Author Édouard Louis’s father has been an important figure in each of his previous works, even when he’s never seen or mostly at the periphery (as in The History of Violence). With his latest, Who Killed My Father, Louis finally turns to directly examining his most important, damaged relationship. Both in his previous books and interviews, Louis has repeatedly acknowledged this broken relationship, largely stemming from the author’s open homosexuality. Alongside this, Louis’s prior works have circled around a number of themes to which he returns here: the French political and working classes, the small-town prejudices that surrounded his upbringing and drove a closeted homosexual boy to escape to more cosmopolitan Paris, and the role of state power in producing social and physical illness.

With Who Killed My Father, Louis invites inevitable comparisons to Abdellah Taïa, another talented French writer who’s also gay and largely estranged from his place of origin, and also primarily an autobiographical novelist. Like Louis, Taïa incorporates his complicated relationship with a parent into several of his books. Taïa also connects that relationship, his writing, and his experience with the society he left behind in Morocco and the one he found in France. But what distinguishes his writing in, for example, Infidels or Salvation Army from that of Édouard Louis in Who Killed My Father is a strong sense of meaning. Taïa incorporates his relationship with his mother, M’Barka, to convey something more meaningful and developed.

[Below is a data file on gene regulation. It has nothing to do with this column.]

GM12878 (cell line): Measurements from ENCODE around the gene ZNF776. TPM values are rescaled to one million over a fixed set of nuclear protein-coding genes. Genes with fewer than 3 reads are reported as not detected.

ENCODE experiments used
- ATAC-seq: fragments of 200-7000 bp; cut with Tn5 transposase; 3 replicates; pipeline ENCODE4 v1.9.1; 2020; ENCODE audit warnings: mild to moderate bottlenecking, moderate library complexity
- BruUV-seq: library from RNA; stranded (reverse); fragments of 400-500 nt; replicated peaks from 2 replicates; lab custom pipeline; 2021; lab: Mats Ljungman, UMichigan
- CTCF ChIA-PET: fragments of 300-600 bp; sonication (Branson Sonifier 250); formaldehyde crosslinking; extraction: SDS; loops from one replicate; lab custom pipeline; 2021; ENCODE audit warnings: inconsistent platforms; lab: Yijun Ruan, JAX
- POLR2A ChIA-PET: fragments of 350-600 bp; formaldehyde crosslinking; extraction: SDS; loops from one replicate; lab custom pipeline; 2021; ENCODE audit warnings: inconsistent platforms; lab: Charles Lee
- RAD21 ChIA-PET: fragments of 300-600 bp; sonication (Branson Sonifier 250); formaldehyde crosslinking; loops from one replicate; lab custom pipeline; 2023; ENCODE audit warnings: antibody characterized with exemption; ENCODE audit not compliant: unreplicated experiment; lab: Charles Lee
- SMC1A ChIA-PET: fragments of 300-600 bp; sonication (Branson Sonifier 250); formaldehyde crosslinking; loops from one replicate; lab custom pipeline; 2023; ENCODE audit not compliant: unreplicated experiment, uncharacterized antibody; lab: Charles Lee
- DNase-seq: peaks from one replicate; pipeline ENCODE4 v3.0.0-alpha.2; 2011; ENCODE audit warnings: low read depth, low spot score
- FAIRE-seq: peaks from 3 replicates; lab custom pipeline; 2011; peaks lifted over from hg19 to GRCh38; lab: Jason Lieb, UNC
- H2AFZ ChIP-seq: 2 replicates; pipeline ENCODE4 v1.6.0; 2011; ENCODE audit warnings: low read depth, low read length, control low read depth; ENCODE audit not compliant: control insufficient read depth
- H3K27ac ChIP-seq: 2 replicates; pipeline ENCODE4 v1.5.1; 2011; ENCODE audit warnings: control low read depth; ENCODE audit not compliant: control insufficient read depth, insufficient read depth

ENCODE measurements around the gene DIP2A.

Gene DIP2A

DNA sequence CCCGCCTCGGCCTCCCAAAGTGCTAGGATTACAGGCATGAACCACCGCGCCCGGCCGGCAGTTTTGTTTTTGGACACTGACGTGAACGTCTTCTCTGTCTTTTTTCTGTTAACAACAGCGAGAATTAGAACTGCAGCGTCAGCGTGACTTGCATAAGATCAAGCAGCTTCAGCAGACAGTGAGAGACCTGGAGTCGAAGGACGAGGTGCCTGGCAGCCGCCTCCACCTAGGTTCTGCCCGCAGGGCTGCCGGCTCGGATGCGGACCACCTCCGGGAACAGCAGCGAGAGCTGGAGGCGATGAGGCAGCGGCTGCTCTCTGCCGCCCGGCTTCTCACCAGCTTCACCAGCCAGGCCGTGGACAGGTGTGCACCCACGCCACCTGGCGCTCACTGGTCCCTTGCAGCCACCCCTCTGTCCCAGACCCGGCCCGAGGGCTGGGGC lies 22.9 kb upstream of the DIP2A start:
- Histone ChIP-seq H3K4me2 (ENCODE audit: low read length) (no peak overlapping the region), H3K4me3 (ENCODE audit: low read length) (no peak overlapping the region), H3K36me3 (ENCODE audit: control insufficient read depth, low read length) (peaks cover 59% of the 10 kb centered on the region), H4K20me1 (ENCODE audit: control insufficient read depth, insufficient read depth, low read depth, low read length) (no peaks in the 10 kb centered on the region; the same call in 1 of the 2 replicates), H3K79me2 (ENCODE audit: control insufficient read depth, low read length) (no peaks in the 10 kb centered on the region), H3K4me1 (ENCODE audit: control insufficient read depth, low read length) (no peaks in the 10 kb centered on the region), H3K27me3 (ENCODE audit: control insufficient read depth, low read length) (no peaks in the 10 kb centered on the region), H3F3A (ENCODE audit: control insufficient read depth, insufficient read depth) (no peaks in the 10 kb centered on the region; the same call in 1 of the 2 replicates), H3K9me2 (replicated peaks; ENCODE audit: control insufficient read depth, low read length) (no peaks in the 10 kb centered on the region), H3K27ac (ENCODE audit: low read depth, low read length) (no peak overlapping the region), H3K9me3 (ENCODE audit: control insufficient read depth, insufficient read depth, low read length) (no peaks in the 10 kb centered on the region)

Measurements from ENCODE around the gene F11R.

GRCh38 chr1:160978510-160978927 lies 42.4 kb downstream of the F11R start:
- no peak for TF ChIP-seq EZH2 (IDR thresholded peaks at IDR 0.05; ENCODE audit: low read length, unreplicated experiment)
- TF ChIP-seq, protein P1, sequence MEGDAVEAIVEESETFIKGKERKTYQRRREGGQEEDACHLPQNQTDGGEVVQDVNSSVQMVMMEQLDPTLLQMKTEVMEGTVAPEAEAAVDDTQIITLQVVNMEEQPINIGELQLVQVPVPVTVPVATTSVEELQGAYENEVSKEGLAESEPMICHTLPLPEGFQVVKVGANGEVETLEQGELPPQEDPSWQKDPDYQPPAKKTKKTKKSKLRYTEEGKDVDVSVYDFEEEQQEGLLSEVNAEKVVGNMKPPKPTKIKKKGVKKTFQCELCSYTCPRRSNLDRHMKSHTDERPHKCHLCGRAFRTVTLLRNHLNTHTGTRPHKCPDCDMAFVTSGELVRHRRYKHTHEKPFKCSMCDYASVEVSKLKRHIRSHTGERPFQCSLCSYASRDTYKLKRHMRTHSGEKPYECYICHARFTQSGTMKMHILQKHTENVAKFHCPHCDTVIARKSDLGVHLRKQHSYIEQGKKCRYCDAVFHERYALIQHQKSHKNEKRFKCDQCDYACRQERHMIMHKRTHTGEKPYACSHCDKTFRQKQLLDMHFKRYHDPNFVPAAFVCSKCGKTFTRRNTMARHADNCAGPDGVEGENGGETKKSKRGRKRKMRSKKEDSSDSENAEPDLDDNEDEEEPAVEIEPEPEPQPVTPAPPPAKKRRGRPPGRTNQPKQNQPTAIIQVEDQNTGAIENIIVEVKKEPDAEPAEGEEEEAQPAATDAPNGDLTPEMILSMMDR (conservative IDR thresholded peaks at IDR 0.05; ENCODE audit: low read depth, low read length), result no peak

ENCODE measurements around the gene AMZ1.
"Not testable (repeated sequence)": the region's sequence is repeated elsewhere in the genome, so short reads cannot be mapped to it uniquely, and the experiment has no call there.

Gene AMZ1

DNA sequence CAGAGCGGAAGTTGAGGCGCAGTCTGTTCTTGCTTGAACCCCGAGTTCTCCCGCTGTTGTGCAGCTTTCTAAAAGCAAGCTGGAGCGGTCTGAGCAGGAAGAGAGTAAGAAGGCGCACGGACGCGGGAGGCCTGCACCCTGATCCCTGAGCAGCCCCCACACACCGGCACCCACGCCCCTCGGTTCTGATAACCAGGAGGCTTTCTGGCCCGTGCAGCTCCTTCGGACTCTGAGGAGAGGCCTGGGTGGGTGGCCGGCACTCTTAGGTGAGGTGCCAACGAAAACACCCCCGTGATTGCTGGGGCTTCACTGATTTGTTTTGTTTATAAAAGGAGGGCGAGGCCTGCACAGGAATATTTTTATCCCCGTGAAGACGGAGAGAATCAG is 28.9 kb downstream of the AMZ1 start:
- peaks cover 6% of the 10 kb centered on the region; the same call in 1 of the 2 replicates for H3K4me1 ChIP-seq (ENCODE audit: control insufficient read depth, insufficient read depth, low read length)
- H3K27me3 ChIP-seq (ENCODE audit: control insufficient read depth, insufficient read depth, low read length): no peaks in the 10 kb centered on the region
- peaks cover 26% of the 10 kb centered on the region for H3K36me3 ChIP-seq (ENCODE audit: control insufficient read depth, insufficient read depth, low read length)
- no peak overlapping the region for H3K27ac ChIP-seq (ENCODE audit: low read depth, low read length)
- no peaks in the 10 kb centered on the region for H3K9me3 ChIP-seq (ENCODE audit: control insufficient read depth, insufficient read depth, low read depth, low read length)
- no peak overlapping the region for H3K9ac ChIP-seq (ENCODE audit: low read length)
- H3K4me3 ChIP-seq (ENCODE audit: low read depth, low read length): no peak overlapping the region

Louis begins down this same road before clumsily inserting a political tract at the end of Who Killed My Father that doesn’t knit as effortlessly with parts one and two. The book situates Louis’s relationship with his father front and center as compared to his previous work. It’s clear that he’s exposing the painfulness of their relationship for the purpose of speaking about political power and its physical and social toll on those who don’t possess it, but Who Killed My Father stumbles in conveying its message adequately.

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Louis’s account of his father’s suffering and violence toward those around him is both painful and sharp. Who Killed My Father is strongest when Louis is demonstrating his father’s most private acts of kindness, as when the father gives Louis a copy of Titanic for his birthday after trying to convince him to ask for a more “masculine” gift. After Louis realizes that his carefully planned tribute to the pop band Aqua at a family dinner has embarrassed his father, the man reassures Louis that “it’s nothing.” In the book’s first and strongest part, Louis expounds not only on the relationship with his father, but also excavates what might have made his father the man he grew up with. At one point, he recounts finding a photograph of his father in women’s clothes—undoubtedly some adolescent joke, but also inconceivable from the man who insisted to his son that men should never act like girls.